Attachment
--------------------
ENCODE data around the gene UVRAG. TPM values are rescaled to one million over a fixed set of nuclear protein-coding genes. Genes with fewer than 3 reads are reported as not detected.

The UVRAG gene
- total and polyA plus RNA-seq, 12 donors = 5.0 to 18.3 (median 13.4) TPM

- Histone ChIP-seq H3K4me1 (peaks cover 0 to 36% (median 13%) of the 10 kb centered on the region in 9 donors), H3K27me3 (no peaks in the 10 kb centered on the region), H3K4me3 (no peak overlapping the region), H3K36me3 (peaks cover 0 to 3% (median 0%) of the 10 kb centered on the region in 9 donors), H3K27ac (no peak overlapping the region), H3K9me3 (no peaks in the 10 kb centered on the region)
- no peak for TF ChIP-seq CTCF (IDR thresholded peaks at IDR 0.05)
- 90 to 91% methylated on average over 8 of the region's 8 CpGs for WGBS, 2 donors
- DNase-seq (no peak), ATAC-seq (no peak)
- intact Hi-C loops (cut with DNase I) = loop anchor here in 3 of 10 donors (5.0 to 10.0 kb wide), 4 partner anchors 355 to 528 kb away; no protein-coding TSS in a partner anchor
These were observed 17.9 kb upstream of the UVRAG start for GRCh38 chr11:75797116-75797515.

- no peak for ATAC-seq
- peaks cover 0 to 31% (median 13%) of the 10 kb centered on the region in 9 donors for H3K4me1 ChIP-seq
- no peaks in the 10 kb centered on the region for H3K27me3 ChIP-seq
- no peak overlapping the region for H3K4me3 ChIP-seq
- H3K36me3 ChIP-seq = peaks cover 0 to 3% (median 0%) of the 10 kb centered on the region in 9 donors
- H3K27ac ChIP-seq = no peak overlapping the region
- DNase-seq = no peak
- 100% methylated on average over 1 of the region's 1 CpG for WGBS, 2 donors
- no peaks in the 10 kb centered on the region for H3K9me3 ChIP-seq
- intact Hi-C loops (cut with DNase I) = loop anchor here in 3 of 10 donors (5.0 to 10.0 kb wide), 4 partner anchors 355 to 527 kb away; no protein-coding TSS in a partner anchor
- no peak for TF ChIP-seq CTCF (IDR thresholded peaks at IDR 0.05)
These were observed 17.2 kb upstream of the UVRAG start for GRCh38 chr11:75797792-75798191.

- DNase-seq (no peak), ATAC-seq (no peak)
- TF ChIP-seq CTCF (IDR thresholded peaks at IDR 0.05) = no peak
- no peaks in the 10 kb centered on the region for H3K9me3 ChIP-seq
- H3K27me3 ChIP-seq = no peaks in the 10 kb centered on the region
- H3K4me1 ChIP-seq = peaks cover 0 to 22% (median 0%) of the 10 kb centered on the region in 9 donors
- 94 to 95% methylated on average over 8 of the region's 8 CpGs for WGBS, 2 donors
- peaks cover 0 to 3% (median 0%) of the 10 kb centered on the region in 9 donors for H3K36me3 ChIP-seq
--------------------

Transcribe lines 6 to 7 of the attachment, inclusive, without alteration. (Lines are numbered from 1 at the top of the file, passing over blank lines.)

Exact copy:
- 90 to 91% methylated on average over 8 of the region's 8 CpGs for WGBS, 2 donors
- DNase-seq (no peak), ATAC-seq (no peak)